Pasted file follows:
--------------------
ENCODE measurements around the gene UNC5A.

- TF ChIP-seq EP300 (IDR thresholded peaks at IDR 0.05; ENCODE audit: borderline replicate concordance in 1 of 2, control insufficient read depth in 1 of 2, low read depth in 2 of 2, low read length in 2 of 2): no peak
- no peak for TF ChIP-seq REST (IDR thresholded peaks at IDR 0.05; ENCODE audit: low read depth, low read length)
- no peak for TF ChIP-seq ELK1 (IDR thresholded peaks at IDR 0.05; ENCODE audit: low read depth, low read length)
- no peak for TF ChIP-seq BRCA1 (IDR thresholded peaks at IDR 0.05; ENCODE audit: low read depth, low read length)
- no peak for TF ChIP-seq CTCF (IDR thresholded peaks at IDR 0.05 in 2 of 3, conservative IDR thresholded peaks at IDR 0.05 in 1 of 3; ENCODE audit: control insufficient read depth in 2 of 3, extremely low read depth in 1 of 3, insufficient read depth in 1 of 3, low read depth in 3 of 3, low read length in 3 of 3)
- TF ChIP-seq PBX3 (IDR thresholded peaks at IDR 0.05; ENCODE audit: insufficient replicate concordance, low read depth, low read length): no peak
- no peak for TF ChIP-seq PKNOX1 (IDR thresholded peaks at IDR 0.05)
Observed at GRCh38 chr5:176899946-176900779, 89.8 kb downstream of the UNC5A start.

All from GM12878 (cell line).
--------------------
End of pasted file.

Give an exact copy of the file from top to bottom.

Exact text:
ENCODE measurements around the gene UNC5A.

- TF ChIP-seq EP300 (IDR thresholded peaks at IDR 0.05; ENCODE audit: borderline replicate concordance in 1 of 2, control insufficient read depth in 1 of 2, low read depth in 2 of 2, low read length in 2 of 2): no peak
- no peak for TF ChIP-seq REST (IDR thresholded peaks at IDR 0.05; ENCODE audit: low read depth, low read length)
- no peak for TF ChIP-seq ELK1 (IDR thresholded peaks at IDR 0.05; ENCODE audit: low read depth, low read length)
- no peak for TF ChIP-seq BRCA1 (IDR thresholded peaks at IDR 0.05; ENCODE audit: low read depth, low read length)
- no peak for TF ChIP-seq CTCF (IDR thresholded peaks at IDR 0.05 in 2 of 3, conservative IDR thresholded peaks at IDR 0.05 in 1 of 3; ENCODE audit: control insufficient read depth in 2 of 3, extremely low read depth in 1 of 3, insufficient read depth in 1 of 3, low read depth in 3 of 3, low read length in 3 of 3)
- TF ChIP-seq PBX3 (IDR thresholded peaks at IDR 0.05; ENCODE audit: insufficient replicate concordance, low read depth, low read length): no peak
- no peak for TF ChIP-seq PKNOX1 (IDR thresholded peaks at IDR 0.05)
Observed at GRCh38 chr5:176899946-176900779, 89.8 kb downstream of the UNC5A start.

All from GM12878 (cell line).